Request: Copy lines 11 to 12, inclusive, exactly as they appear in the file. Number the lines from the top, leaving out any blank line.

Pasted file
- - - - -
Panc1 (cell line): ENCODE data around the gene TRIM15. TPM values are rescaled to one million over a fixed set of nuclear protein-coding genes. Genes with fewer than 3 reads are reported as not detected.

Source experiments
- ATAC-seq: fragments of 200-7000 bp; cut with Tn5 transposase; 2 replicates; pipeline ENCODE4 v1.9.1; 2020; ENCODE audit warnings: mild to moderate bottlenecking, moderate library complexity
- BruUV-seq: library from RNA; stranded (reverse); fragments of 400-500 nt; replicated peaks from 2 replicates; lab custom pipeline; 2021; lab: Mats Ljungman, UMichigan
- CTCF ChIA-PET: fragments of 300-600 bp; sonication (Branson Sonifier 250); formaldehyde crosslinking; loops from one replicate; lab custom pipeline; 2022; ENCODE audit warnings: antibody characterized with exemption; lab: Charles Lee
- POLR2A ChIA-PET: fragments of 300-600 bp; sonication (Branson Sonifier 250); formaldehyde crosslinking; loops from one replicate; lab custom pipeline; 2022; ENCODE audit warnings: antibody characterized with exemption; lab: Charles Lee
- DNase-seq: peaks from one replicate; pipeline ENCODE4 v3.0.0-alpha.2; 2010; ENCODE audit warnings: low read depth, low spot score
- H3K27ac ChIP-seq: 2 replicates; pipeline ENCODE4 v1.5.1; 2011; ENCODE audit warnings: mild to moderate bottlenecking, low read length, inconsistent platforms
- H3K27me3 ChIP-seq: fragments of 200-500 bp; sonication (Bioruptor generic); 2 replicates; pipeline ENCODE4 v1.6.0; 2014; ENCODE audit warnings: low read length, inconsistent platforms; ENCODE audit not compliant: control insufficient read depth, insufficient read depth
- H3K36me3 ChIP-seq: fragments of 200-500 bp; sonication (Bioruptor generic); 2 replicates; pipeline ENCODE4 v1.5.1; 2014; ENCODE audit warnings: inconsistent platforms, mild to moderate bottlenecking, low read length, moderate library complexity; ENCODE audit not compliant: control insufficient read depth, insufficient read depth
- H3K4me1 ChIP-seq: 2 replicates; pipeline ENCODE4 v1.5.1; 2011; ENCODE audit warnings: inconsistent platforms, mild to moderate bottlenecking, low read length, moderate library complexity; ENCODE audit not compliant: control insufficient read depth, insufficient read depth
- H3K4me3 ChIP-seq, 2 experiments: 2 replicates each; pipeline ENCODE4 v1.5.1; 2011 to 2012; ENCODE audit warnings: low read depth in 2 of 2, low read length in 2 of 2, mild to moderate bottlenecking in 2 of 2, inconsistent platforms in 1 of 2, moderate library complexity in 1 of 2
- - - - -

- H3K4me1 ChIP-seq: 2 replicates; pipeline ENCODE4 v1.5.1; 2011; ENCODE audit warnings: inconsistent platforms, mild to moderate bottlenecking, low read length, moderate library complexity; ENCODE audit not compliant: control insufficient read depth, insufficient read depth
- H3K4me3 ChIP-seq, 2 experiments: 2 replicates each; pipeline ENCODE4 v1.5.1; 2011 to 2012; ENCODE audit warnings: low read depth in 2 of 2, low read length in 2 of 2, mild to moderate bottlenecking in 2 of 2, inconsistent platforms in 1 of 2, moderate library complexity in 1 of 2